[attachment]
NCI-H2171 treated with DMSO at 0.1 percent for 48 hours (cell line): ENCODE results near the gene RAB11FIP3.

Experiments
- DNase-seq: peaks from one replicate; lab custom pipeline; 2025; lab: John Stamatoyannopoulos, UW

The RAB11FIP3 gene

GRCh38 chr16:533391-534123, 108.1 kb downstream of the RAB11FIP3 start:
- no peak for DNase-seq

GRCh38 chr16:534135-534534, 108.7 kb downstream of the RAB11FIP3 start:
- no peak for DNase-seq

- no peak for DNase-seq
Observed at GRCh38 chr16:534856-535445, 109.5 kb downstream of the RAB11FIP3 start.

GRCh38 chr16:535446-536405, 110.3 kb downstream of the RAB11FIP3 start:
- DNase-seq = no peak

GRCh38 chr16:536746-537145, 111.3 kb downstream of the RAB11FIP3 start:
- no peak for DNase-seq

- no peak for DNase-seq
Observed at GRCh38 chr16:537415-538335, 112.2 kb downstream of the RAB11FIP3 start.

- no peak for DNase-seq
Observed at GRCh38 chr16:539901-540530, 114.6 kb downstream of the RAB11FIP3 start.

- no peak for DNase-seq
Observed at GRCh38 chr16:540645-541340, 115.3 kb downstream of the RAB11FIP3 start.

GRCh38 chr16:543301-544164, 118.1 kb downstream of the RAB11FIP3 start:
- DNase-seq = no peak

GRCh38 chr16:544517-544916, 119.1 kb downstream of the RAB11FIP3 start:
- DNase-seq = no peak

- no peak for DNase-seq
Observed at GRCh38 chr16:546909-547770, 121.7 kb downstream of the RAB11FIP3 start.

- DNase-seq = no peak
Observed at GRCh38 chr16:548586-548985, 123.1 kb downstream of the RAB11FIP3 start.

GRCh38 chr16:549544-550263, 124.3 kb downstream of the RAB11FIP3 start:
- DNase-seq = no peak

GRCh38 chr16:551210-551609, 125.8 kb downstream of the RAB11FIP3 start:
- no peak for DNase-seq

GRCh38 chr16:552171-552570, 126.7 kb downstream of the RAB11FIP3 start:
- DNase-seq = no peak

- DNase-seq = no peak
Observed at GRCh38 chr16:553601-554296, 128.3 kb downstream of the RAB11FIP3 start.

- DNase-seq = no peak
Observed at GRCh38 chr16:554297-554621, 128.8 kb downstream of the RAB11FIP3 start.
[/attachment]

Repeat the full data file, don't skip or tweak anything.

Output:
NCI-H2171 treated with DMSO at 0.1 percent for 48 hours (cell line): ENCODE results near the gene RAB11FIP3.

Experiments
- DNase-seq: peaks from one replicate; lab custom pipeline; 2025; lab: John Stamatoyannopoulos, UW

The RAB11FIP3 gene

GRCh38 chr16:533391-534123, 108.1 kb downstream of the RAB11FIP3 start:
- no peak for DNase-seq

GRCh38 chr16:534135-534534, 108.7 kb downstream of the RAB11FIP3 start:
- no peak for DNase-seq

- no peak for DNase-seq
Observed at GRCh38 chr16:534856-535445, 109.5 kb downstream of the RAB11FIP3 start.

GRCh38 chr16:535446-536405, 110.3 kb downstream of the RAB11FIP3 start:
- DNase-seq = no peak

GRCh38 chr16:536746-537145, 111.3 kb downstream of the RAB11FIP3 start:
- no peak for DNase-seq

- no peak for DNase-seq
Observed at GRCh38 chr16:537415-538335, 112.2 kb downstream of the RAB11FIP3 start.

- no peak for DNase-seq
Observed at GRCh38 chr16:539901-540530, 114.6 kb downstream of the RAB11FIP3 start.

- no peak for DNase-seq
Observed at GRCh38 chr16:540645-541340, 115.3 kb downstream of the RAB11FIP3 start.

GRCh38 chr16:543301-544164, 118.1 kb downstream of the RAB11FIP3 start:
- DNase-seq = no peak

GRCh38 chr16:544517-544916, 119.1 kb downstream of the RAB11FIP3 start:
- DNase-seq = no peak

- no peak for DNase-seq
Observed at GRCh38 chr16:546909-547770, 121.7 kb downstream of the RAB11FIP3 start.

- DNase-seq = no peak
Observed at GRCh38 chr16:548586-548985, 123.1 kb downstream of the RAB11FIP3 start.

GRCh38 chr16:549544-550263, 124.3 kb downstream of the RAB11FIP3 start:
- DNase-seq = no peak

GRCh38 chr16:551210-551609, 125.8 kb downstream of the RAB11FIP3 start:
- no peak for DNase-seq

GRCh38 chr16:552171-552570, 126.7 kb downstream of the RAB11FIP3 start:
- DNase-seq = no peak

- DNase-seq = no peak
Observed at GRCh38 chr16:553601-554296, 128.3 kb downstream of the RAB11FIP3 start.

- DNase-seq = no peak
Observed at GRCh38 chr16:554297-554621, 128.8 kb downstream of the RAB11FIP3 start.